Bike Riding and Childhood Obesity, Part 2


Bicycles, students, and the routes to and from school — those are the three intersecting topics important to anyone who sees increased exercise as a good thing. Whether or not a person is convinced that exercise is the cure for the childhood obesity epidemic, no one disputes the benefits of exercise in general. But when it comes to the specific question of biking to and from school, not everyone agrees.

For Bicycling, David Darlington reported on the astonishing saga of a boy named Adam Marino who rode his bike to school in Saratoga Springs, New York, only to learn that it was against school policy. His activist parents quickly got involved. Actually the story is still ongoing, and so far, it has involved huge numbers of local residents and ridiculous amounts of time and effort. The complications are almost beyond belief, involving not only bureaucratic inertia but plenty of active resistance. Even after this particular school made some grudging adjustments, a parent remarked that kids who bike to school are still made to feel like second-class citizens.

On the other hand, the pro-biking activists attracted commentary from a national political figure:

The peak of political attention occurred in early October, when a letter from Newt Gingrich arrived in the school district’s mailbox. “At a time when nearly one-third of American children and teens are overweight or on the brink of obesity, students like Adam who exhibit healthy behavior should not be punished but rather rewarded,” the ex-congressman wrote.

Now, what about Grand Rapids, Michigan? At Kenowa Hills High, the graduating seniors traditionally cook up some kind of prank for the last day of school, often involving paint, superglue, or other vandalistic substances and undesirable activities. This year, 64 kids kicked it up a notch and took the senior prank to the next level – a level that involved the police. But don’t get the wrong impression. What happened was, they invited the police to accompany them, to assure their safety as they rode their bikes from an agreed-upon gathering point, all the way to school. The police happily provided an escort and even the town’s mayor rode along.

Upon their arrival, they were shocked by the principal’s astonishing reaction – she suspended the participants on their last day of classes, sent them home, and barred them from the graduation ceremony. (The letter of explanation and apology, from principal Katie Pennington and superintendent Gerald Hopkins can be accessed from this page.)

Naturally, the confrontation became instantly newsworthy. Ken Paulman helpfully posted a series of photos illustrating the route to Kenowa Hills High, which is way out in the middle of nowhere. He writes:

The only way this school could be more inaccessible to bicyclists is if they built a moat around it. And the narrow, two lane roads – with few alternative routes – make it easy to understand why the bicycle parade required a police escort and led to massive traffic backups… Critics of alternative transportation infrastructure often criticize it as “social engineering,” but plopping a school into a semi-rural area that’s only accessible by car takes away the students’ (and parents’) ability to decide for themselves how they want to get to school and back.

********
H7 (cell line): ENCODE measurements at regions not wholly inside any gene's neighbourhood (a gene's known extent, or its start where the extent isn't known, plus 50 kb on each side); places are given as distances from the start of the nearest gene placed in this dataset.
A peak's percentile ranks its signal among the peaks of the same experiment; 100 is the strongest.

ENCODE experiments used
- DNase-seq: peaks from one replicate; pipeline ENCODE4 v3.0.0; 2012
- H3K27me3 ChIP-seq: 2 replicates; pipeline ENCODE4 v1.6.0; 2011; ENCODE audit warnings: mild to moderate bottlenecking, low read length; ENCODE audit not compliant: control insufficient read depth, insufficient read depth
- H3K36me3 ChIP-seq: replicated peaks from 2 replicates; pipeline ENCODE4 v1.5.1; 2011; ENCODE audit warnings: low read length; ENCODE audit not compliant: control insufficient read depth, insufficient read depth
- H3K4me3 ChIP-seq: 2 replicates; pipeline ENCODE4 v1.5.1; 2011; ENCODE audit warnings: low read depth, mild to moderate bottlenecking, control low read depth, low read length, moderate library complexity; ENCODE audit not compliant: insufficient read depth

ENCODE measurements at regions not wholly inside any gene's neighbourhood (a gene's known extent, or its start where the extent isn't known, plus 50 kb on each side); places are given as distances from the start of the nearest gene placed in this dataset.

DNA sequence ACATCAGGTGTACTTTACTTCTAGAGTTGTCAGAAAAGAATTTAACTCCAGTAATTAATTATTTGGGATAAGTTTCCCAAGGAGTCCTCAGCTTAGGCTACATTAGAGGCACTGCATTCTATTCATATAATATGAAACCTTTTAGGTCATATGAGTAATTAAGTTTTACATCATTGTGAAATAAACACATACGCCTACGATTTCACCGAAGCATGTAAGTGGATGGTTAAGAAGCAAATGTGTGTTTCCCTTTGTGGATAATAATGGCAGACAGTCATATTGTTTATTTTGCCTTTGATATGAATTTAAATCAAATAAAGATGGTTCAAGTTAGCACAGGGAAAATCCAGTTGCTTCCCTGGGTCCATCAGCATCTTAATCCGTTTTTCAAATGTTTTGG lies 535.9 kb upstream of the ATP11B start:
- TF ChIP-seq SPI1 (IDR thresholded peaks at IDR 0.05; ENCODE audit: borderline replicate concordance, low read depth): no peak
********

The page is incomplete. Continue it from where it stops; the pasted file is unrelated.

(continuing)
The distance itself is not the most important issue. If invigorating, calorie-burning exercise is part of the incentive for biking, then the trip to the school is a good healthy ride. But plenty of other questions are up for discussion. Paulman says:

Public sympathy seems to be squarely on the side of the students, which means if there’s one thing Americans hate more than cyclists on roadways, it’s excessive punishment of high school kids… There are issues of authority and communications here that go beyond the students’ chosen mode of transportation that morning.

Your responses and feedback are welcome!

Source: “Why Johnny Can’t Ride,”, 04/30/12
Source: “Michigan Principal Punishes Students For Biking To School,”, 05/23/12
Source: “When riding a bike is a ‘prank’,”, 05/23/12
Image by swanksalot (Seth Anderson), used under its Creative Commons license.


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About Dr. Robert A. Pretlow

Dr. Robert A. Pretlow is a pediatrician and childhood obesity specialist. He has been researching and spreading awareness on the childhood obesity epidemic in the US for more than a decade.
You can contact Dr. Pretlow at:


Dr. Pretlow’s invited presentation at the American Society of Animal Science 2020 Conference
What’s Causing Obesity in Companion Animals and What Can We Do About It

Dr. Pretlow’s invited presentation at the World Obesity Federation 2019 Conference:
Food/Eating Addiction and the Displacement Mechanism

Dr. Pretlow’s Multi-Center Clinical Trial Kick-off Speech 2018:
Obesity: Tackling the Root Cause

Dr. Pretlow’s 2017 Workshop on
Treatment of Obesity Using the Addiction Model

Dr. Pretlow’s invited presentation for
TEC and UNC 2016

Dr. Pretlow’s invited presentation at the 2015 Obesity Summit in London, UK.

Dr. Pretlow’s invited keynote at the 2014 European Childhood Obesity Group Congress in Salzburg, Austria.

Dr. Pretlow’s presentation at the 2013 European Congress on Obesity in Liverpool, UK.

Dr. Pretlow’s presentation at the 2011 International Conference on Childhood Obesity in Lisbon, Portugal.

Dr. Pretlow’s presentation at the 2010 Uniting Against Childhood Obesity Conference in Houston, TX.

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